Those Who Purchased Lowe’s Companies (NYSE:LOW) Shares A Year Ago Have A 22% Loss To Show For It

Passive investing in an index fund is a good way to ensure your own returns roughly match the overall market. But if you buy individual stocks, you can do both better or worse than that. Unfortunately the Lowe’s Companies, Inc. (NYSE:LOW) share price slid 22% over twelve months. That contrasts poorly with the market return of -11%. Longer term investors have fared much better, since the share price is up 7.7% in three years. In the last ninety days we’ve seen the share price slide 27%. But this could be related to the weak market, which is down 22% in the same period.

Check out our latest analysis for Lowe’s Companies

To quote Buffett, ‘Ships will sail around the world but the Flat Earth Society will flourish. There will continue to be wide discrepancies between price and value in the marketplace…’ One flawed but reasonable way to assess how sentiment around a company has changed is to compare the earnings per share (EPS) with the share price.

During the unfortunate twelve months during which the Lowe’s Companies share price fell, it actually saw its earnings per share (EPS) improve by 92%. Of course, the situation might betray previous over-optimism about growth.

It’s fair to say that the share price does not seem to be reflecting the EPS growth. But we might find some different metrics explain the share price movements better.

Revenue was fairly steady year on year, which isn’t usually such a bad thing. However, it is certainly possible the market was expecting an uptick in revenue, and that the share price fall reflects that disappointment.

The image below shows how earnings and revenue have tracked over time (if you click on the image you can see greater detail).

NYSE:LOW Income Statement April 7th 2020
NYSE:LOW Income Statement April 7th 2020

It’s probably worth noting we’ve seen significant insider buying in the last quarter, which we consider a positive. On the other hand, we think the revenue and earnings trends are much more meaningful measures of the business. So it makes a lot of sense to check out what analysts think Lowe’s Companies will earn in the future (free profit forecasts).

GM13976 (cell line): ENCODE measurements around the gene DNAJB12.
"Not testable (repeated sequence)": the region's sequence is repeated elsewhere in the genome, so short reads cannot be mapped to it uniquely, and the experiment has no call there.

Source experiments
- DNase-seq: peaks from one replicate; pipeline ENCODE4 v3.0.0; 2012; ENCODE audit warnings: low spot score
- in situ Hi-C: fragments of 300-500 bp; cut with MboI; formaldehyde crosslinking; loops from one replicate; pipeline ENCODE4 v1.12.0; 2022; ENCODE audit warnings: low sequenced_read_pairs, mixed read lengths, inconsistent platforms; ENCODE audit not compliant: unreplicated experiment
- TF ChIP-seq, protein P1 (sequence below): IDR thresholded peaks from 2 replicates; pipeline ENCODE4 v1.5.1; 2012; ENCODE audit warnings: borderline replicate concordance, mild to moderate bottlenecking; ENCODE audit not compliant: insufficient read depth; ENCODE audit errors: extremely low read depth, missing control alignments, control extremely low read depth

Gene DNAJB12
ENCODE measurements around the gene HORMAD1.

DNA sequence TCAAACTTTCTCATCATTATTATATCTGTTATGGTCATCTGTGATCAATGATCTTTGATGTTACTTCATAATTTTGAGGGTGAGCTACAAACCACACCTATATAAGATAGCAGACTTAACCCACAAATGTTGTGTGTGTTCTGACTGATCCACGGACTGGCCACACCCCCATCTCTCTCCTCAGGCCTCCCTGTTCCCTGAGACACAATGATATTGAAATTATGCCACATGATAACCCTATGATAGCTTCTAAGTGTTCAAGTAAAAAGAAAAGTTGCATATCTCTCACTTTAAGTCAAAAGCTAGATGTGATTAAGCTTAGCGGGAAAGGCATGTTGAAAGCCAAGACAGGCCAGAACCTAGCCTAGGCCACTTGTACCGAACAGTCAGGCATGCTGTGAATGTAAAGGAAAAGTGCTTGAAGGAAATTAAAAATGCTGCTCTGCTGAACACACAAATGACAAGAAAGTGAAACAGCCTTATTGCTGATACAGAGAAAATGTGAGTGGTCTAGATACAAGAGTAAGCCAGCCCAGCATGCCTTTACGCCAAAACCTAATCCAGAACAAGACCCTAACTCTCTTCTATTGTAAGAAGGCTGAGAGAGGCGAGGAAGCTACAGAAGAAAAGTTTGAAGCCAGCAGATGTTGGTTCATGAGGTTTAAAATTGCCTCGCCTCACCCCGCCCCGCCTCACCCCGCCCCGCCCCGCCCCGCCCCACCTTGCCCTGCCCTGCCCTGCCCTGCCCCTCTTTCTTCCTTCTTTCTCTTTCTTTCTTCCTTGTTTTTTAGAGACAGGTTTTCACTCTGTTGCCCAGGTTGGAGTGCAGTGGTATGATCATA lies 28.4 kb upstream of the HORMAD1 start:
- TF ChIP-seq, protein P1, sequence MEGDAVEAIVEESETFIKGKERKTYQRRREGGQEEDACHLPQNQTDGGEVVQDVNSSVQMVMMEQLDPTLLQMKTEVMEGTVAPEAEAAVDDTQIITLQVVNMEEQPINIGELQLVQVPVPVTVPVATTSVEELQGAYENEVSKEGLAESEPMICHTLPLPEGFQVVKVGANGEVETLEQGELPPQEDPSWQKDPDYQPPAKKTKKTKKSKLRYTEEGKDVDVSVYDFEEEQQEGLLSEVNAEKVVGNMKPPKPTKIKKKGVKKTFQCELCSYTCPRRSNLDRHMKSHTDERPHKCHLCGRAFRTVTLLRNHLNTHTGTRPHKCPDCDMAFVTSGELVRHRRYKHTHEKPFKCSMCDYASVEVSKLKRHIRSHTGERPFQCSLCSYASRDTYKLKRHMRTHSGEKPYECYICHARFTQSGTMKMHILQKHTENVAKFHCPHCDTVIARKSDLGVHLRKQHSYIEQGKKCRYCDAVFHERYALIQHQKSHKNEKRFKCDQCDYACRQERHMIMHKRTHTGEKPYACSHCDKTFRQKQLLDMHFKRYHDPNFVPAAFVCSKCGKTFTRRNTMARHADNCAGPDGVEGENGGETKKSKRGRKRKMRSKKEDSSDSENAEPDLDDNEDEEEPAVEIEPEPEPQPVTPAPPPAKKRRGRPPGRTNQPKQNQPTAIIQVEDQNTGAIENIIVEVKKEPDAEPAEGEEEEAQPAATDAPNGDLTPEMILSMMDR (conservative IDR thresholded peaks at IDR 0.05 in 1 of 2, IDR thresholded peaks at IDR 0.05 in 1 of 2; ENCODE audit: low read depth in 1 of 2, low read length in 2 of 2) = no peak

What about the Total Shareholder Return (TSR)?

We’ve already covered Lowe’s Companies’s share price action, but we should also mention its total shareholder return (TSR). The TSR attempts to capture the value of dividends (as if they were reinvested) as well as any spin-offs or discounted capital raisings offered to shareholders. Dividends have been really beneficial for Lowe’s Companies shareholders, and that cash payout explains why its total shareholder loss of 20%, over the last year, isn’t as bad as the share price return.

A Different Perspective

We regret to report that Lowe’s Companies shareholders are down 20% for the year (even including dividends) . Unfortunately, that’s worse than the broader market decline of 11%. However, it could simply be that the share price has been impacted by broader market jitters. It might be worth keeping an eye on the fundamentals, in case there’s a good opportunity. Longer term investors wouldn’t be so upset, since they would have made 5.6%, each year, over five years. It could be that the recent sell-off is an opportunity, so it may be worth checking the fundamental data for signs of a long term growth trend. I find it very interesting to look at share price over the long term as a proxy for business performance. But to truly gain insight, we need to consider other information, too. For instance, we’ve identified 2 warning signs for Lowe’s Companies that you should be aware of.

Lowe’s Companies is not the only stock that insiders are buying. For those who like to find winning investments this free list of growing companies with recent insider purchasing, could be just the ticket.

Please note, the market returns quoted in this article reflect the market weighted average returns of stocks that currently trade on US exchanges.

If you spot an error that warrants correction, please contact the editor at editorial-team@simplywallst.com. This article by Simply Wall St is general in nature. It does not constitute a recommendation to buy or sell any stock, and does not take account of your objectives, or your financial situation. Simply Wall St has no position in the stocks mentioned.

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